Imagined places and characters: Louise Erdrich’s Recasting of “The Plague of Doves”

Holy Track

Erdrich clearly tilts the tables in favor of the Indians. They become in her novel the innocent victims of a posse of white thugs eager to exact immediate revenge by lynching Indians—any Indians. In The Plague of Doves Holy Track is a good-hearted Christian boy of thirteen, the age of innocent pre-puberty. Although Paul Holy Track was often called a “boy” in the factual accounts of the events in Emmons County, in none of those accounts was he so young. He was usually said to be in his late teens or early twenties at the time of the Spicer murders. According to LaDonna Brave Bull Allard, tribal historian at Standing Rock, Oye Waken, the Dakota name for Holy Track, was born in 1878, which would have made him nineteen at the time of the murders. It is possible that in stating Holy Track’s age as thirteen, Erdrich was confusing him with Jacob Hofer, the Wolf’s hired chore boy, who was thirteen when he was killed.

It is interesting that in her next novel, The Round House, winner of National Book Award, Erdrich makes has the novel narrated by the thirteen-year-old Joe Coutts, the son of Antone Coutts and his wife Geraldine. Joe learns that Holy Track had been buried in the cemetery in Pluto. Joe specifically mentions Holy Track’s age:

It was where Mooshum’s brother Severine, who had briefly served at the church as priest, was buried in a plot specially marked off by white-painted brick. One of the three who were lynched by a mob in Hoopdance were also buried there—they’d taken the boy’s body there because he was only thirteen. My age. And hanged. Mooshum remembered it. (RH 99)

Erdrich makes her Holy Track not only younger but more pious. He walks his tuberculosis-ridden mother to church each day, memorizes the Latin mass, and is given crosses for “memorizing the long prayers” (PD 58). At his dying mother’s urging, he allows Mooshum to nail the crosses to the soles of his boots so that “evil will not cross your tracks” (PD 58). These crosses and the tracks they leave as he walks give him the English name Holy Track.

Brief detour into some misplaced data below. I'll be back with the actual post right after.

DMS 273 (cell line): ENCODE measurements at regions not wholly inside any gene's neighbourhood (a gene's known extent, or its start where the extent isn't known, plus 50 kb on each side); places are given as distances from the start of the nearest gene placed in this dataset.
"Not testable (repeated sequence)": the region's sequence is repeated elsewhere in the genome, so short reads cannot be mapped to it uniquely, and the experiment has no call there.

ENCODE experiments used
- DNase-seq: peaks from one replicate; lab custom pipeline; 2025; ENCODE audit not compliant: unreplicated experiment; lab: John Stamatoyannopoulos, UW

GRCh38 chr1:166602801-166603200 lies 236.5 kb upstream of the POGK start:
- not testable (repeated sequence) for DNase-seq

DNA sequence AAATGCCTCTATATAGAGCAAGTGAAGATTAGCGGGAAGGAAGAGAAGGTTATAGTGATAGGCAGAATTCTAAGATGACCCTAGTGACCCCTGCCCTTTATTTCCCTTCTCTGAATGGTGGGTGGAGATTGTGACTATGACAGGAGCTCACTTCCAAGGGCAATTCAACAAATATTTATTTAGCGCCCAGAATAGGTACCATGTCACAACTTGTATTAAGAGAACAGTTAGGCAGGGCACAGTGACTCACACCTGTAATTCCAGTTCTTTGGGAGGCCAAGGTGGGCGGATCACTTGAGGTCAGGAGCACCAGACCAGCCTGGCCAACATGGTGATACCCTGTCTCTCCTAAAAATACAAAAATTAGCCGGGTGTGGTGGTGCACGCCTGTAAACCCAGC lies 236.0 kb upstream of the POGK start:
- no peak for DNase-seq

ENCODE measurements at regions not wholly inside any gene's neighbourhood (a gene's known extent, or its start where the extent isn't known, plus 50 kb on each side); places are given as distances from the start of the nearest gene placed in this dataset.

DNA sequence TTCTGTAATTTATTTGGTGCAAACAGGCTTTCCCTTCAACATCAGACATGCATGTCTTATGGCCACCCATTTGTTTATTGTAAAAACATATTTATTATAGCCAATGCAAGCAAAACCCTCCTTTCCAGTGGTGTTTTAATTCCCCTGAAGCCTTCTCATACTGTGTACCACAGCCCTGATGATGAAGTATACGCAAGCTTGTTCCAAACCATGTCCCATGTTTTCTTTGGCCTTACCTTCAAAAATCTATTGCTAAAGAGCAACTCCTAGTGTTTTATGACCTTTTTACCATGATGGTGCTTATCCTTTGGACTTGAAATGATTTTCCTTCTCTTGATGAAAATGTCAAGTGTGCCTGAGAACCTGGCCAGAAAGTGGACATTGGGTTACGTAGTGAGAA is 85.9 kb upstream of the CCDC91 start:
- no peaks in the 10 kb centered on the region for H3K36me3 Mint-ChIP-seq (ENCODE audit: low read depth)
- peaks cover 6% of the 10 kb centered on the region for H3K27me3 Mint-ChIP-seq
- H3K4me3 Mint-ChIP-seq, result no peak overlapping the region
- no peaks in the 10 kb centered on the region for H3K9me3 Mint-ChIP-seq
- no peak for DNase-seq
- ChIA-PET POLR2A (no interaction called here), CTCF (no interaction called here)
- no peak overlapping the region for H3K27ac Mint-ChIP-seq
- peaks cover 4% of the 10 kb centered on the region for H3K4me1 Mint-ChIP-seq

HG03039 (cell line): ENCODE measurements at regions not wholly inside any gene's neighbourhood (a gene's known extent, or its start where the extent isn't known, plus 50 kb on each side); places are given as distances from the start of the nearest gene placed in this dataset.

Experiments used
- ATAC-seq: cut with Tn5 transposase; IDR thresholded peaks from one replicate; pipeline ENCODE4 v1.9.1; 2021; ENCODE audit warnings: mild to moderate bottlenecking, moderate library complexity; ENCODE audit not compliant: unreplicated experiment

By recasting Holy Track as a guiltless victim, “an innocent boy” (PD 58), Erdrich emphasizes the brutality of the white lynchers. It is impossible not to feel sympathy for young Holy Track as he tries to sing the Ojibwe death song with his uncle, “but could only hum to himself the tuneless lullaby that his mother had always used to sing him to sleep” (PD 79). By invoking the image of an infant being lulled to sleep by his mother, Erdrich emphasizes the brutality of his execution:

The boy was too light for death to give him an easy time of it.

He slowly choked as he kicked air and spun. He heard it when Cuthbert, then his uncle, stopped singing and gurgling. Behind his shut eyes, he was seized by black fear, until he heard his mother say, Open your eyes, and he stared into the dusty blue. Then it was better. The little wisps of clouds, way up high, had resolved into wings and they swept across the sky now, faster and faster. (PD 79)

Young Holy Track’s innocence is emphasized also by his having become a favorite of the reservation priest, Father Severine Milk, and by his decision to become a priest himself. Erdrich’s Holy Track is an almost Christ-like boy. Unlike his factual counterpart, he never confesses—indeed, he has nothing to confess—or implicates his fellow Indians. On the contrary, he could have escaped capture, but he sacrifices his own life by stepping forward in response to his great-uncle’s plea for companionship in death.